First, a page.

Become an armchair expert on... The Porsche 959
Alex Goy is a freelance motoring journalist who writes for the likes of Motor1, Carfection, CNET and DriveTribe.
There’s a Porsche for everyone, even people who like turbomeganutter cars from the 80s. Meet the Porsche 959. Here are five things you need to know...
1 ) It was built for rallying because the 911 needed to evolve
Like most mental cars from the 80s, the 959 was designed to go very quick around the rally stages of the world. See, the 911 needed to evolve, consistently, and Porsche needed a test bed to see what could be done.
Race cars can be great test beds for new tech, and so the 959 was put together to see just how much grunt the 911 could truly get away with under extreme stress. While development cars did compete in other events, the 959 never ran in Group B as the class was killed off before it could enter.
2) Its engine was awesome
Nowadays 444bhp isn’t a headline figure, really. An Audi RS3 is tickling that. But in the mid-80s things were quite different. Its 2.8-litre flat six came with two turbos that worked in sequence – meaning you got a little bit of boost to get you trucking, then a massive burst of it when you hit the right point in the rev range. The Sport version would crack 0-62mph in 3.6 seconds, and hit 197mph. In the 80s.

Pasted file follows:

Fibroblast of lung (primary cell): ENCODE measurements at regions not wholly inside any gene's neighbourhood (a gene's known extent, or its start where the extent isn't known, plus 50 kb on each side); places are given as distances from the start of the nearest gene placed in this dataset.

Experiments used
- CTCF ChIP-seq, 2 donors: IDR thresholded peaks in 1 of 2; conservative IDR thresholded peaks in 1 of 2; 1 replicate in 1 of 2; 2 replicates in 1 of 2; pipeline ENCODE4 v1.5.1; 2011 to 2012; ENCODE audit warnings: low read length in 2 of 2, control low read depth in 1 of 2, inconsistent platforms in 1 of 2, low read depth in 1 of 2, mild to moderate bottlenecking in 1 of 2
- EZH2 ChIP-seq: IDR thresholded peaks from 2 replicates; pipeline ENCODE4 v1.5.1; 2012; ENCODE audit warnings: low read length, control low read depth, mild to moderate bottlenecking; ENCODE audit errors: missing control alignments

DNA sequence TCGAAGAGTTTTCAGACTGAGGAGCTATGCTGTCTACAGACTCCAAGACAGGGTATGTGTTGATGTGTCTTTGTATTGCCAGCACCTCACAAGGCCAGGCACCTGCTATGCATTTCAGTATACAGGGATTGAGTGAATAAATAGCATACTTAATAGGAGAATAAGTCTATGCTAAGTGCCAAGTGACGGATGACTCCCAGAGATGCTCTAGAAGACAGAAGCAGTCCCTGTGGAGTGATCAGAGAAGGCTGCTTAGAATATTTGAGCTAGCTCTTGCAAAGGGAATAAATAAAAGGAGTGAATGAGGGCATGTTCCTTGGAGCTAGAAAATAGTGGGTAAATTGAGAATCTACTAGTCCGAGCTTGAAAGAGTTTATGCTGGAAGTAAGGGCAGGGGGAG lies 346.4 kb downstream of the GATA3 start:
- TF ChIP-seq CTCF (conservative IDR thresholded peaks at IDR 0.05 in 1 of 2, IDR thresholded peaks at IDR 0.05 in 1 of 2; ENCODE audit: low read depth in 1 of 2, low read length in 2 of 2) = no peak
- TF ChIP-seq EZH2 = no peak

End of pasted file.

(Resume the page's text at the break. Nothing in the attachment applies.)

3) You could have your choice of 959 madness
Two variants were built. The hardcore would likely plump for the ‘Sport’ version, which was a pared down nuttermobile. The Komfort spec afforded drivers a few more creature comforts, which meant that while it was a smidge slower to various ludicrous speeds, you could actually use it as a daily. If that’s your kinda thing.
4) There was an even faster one
If 444bhp and 369lb ft wasn’t enough for your ‘more is more’ 80s garage, fear not! Because Porsche built a faster one – the 959S. The S came with bigger turbos and 508bhp, which means it would crack 211mph. Only 29 were built.
5) It was full of smart tech
As well as all wheel drive that shimmied power from front to rear and back again as the car needed it, its aero was trick as well. The faster you went, the more stable it got (in theory). Also, its body is made from aluminium and Kevlar, while its floor is made of Nomex. Lightweight composites like carbon fibre might be available as trim options on a 320d these days, but back then they were complex, expensive, and difficult.